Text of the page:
Former Nintendo president Hiroshi Yamauchi passed away this morning, at the age of 85. His legacy is incredible. During his 53-year reign, he turned his great-grandfather's Japanese playing card company into the cornerstone of the video game industry.

In 1994, journalist and New York Times bestselling author David Sheff wrote the book on how Nintendo got that way. In Game Over: How Nintendo Conquered The World, he details how the first male Yamauchi in three generations ruled Nintendo with an iron fist, how the 21-year-old Yamauchi first fired the old guard and then drove the company towards business after failed business (including love hotels — it was said Yamauchi was his own best customer) to satisfy his ambitions.

Yamauchi comes across as a Japanese Steve Jobs of sorts, a ruthless man who terrorized his employees to come up with the next brilliant idea, and one who insisted on having the final say on how products were designed. At the same time, he seems to have been a fantastic judge of character. He hired employees for their creativity alone, some of whom would turn out to be Nintendo's greatest assets in the years to come.

Yokoi's early inventions: a grabber arm, a pitching machine, and a love tester

For instance, after hiring Gunpei Yokoi to be the company's janitor and maintanance man, Yamauchi charged him with building an incredibly popular series of toys for the company. Yokoi went on to create the Game & Watch, one of Nintendo's early video game hits, and produced some of Nintendo's most popular video games before eventually creating the company's unstoppable Game Boy handheld. When a young Shigeru Miyamoto came in for an interview, Yamauchi created the brand new position of staff artist specifically for him, based on only a portfolio of inventive toy drawings and a clothes hanger designed for children. Many of Nintendo's greatest hits, including Donkey Kong, Super Mario, Zelda, Nintendogs, Wii Fit, and Pikmin sprung from his imagination.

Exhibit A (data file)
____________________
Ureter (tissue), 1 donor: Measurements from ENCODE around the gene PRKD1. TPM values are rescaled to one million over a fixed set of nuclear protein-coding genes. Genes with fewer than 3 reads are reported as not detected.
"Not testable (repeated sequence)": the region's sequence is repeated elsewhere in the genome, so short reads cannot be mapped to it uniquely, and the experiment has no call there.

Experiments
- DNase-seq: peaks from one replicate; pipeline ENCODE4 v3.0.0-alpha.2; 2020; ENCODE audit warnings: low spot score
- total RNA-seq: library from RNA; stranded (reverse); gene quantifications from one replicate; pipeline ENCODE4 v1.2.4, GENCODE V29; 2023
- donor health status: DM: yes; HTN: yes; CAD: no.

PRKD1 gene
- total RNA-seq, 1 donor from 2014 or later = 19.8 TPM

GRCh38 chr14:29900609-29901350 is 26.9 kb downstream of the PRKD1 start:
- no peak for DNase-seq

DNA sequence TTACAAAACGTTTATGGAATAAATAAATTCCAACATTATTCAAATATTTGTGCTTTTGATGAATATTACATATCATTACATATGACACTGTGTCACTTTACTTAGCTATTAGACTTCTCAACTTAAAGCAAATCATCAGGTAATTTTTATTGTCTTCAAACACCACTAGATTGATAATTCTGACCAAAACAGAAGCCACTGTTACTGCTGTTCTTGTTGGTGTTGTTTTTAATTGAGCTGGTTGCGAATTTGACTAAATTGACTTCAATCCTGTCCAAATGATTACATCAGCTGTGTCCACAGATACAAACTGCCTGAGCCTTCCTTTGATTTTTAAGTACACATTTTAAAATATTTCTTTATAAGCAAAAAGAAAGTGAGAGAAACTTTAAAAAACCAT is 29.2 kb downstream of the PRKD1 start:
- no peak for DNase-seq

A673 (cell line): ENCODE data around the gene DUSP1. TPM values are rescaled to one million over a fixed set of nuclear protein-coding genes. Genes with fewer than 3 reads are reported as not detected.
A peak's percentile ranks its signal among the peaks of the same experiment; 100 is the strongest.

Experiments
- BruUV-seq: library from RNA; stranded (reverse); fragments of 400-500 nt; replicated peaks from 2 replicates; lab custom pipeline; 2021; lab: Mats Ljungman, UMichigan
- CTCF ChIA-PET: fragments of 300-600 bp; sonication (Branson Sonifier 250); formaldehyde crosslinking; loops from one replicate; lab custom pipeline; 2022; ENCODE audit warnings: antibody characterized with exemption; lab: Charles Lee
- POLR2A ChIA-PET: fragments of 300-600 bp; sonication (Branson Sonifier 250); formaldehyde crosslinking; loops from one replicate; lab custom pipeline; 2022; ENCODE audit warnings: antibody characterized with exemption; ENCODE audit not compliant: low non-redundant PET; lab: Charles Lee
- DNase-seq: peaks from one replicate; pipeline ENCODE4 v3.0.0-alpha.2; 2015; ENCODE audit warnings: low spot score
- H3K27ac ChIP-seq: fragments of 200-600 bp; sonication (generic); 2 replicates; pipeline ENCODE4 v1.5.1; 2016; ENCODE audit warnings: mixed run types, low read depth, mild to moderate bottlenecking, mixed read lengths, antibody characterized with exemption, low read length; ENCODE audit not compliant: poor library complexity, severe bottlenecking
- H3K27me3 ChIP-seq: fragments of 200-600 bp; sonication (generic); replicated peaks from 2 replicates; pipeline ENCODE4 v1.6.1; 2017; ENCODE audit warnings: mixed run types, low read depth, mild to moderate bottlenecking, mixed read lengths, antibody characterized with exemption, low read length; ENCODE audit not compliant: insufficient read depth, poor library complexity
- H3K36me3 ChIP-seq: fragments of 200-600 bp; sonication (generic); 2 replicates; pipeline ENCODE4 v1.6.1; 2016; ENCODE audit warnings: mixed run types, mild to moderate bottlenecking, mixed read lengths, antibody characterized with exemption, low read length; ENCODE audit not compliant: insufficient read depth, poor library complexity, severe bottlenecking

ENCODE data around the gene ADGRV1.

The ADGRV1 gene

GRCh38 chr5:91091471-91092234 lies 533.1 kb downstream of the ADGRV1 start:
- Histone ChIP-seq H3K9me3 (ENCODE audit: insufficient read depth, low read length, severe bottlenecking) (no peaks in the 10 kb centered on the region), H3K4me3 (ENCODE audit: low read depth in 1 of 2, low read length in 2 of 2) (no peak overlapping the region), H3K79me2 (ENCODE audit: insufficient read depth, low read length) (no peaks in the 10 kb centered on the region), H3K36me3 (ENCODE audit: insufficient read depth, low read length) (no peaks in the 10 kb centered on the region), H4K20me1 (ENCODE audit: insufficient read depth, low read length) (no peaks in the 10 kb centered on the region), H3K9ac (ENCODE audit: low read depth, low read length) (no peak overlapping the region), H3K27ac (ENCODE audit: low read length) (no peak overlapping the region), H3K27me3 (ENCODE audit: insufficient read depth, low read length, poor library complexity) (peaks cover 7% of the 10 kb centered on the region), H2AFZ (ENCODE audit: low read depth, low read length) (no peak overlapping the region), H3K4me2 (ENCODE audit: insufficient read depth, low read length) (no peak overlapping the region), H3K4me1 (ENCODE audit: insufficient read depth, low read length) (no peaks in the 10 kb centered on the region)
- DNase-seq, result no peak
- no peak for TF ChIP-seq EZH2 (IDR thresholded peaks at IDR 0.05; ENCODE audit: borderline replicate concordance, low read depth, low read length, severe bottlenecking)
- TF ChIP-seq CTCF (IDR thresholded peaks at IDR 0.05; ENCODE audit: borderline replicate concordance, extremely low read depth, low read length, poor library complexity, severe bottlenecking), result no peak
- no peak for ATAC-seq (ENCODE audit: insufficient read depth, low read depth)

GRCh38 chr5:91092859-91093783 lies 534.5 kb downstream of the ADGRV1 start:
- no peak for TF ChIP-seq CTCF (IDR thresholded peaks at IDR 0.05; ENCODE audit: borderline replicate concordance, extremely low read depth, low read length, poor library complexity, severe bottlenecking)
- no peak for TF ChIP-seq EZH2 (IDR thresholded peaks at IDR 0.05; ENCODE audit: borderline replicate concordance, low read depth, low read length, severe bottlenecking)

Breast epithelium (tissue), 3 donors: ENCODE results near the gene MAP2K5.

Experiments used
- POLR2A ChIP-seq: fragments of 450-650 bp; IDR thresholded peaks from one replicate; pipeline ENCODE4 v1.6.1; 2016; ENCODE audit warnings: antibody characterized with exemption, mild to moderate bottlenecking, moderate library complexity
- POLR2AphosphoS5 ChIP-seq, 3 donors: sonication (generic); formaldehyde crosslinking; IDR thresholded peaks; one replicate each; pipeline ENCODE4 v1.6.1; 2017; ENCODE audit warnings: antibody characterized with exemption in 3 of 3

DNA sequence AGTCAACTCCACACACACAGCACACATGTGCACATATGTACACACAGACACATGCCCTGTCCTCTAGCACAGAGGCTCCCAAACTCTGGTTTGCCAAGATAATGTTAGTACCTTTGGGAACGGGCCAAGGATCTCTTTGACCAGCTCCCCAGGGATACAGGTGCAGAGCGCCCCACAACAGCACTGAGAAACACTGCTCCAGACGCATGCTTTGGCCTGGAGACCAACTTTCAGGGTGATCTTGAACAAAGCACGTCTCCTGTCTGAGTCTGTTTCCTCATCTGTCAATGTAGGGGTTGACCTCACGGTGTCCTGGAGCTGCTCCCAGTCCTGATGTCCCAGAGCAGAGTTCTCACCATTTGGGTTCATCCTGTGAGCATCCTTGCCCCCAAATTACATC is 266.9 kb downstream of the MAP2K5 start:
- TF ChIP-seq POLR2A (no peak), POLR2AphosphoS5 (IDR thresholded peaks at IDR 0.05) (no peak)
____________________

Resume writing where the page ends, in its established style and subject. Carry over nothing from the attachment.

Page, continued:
Also, like Steve Jobs, Yamauchi insisted on owning the hardware and software ecosystem. Under his watch, Nintendo obtained a monopoly on the production of game cartridges for Nintendo game systems and built an authentication chip so only official games would run. Nintendo called it the Seal of Quality. He pioneered the model of charging third-party developers licensing fees to produce games for Nintendo's consoles, then leveraged that power to restrict the number of games developers could release each year, arguing it could improve quality across the board. While it's not clear whether the move prevented a second great video game crash like the one that nearly destroyed Atari in the early 1980s, it's not hard to draw parallels to today's App Store.

There's much more in the full book. You can read the first chapters for free right here.